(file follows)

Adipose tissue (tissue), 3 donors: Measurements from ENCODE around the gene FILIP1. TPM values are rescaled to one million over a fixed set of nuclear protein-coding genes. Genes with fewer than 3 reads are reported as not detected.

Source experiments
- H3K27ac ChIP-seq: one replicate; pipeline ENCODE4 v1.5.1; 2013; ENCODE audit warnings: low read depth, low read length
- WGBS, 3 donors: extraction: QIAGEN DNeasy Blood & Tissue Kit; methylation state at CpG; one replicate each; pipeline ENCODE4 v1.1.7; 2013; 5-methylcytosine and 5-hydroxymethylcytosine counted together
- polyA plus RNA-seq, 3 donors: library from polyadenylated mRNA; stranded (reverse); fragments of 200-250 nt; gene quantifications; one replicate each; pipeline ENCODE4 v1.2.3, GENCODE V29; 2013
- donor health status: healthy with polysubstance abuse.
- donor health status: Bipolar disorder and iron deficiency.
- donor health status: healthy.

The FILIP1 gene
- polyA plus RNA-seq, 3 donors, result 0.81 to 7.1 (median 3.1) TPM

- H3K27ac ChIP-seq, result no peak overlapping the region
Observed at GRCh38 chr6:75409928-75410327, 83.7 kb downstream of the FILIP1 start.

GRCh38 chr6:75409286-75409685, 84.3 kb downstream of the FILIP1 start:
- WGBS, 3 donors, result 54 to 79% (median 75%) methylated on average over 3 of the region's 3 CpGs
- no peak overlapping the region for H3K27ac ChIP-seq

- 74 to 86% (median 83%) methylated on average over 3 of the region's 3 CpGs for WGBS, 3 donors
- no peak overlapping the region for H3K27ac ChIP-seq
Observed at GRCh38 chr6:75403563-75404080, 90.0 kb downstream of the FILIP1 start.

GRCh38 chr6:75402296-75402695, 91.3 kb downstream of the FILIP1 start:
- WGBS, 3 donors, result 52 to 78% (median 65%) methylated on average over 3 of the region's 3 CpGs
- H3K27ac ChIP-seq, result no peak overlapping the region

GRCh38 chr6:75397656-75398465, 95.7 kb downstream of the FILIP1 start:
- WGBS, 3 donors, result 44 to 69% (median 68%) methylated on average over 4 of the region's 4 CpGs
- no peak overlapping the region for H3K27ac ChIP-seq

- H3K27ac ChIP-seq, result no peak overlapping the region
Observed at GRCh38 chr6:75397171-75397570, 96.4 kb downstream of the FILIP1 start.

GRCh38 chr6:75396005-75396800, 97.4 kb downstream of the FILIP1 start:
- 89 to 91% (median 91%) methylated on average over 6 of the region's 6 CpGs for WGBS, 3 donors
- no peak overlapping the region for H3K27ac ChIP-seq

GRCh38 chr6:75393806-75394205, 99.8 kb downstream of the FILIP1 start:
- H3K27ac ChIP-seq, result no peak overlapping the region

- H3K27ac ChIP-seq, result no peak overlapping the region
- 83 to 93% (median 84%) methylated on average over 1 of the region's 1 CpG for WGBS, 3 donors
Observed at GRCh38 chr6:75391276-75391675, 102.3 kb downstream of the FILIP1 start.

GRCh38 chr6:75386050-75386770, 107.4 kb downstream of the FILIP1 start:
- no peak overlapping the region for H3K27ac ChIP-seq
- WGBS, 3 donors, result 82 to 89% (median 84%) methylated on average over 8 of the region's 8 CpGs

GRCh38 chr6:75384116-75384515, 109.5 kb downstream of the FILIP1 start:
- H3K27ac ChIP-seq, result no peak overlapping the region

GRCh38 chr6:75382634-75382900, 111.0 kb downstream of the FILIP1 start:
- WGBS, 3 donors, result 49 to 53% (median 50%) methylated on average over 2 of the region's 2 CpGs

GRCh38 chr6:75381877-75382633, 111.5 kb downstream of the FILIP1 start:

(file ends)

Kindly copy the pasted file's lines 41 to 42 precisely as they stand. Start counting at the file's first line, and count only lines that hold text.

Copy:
- WGBS, 3 donors, result 49 to 53% (median 50%) methylated on average over 2 of the region's 2 CpGs

GRCh38 chr6:75381877-75382633, 111.5 kb downstream of the FILIP1 start: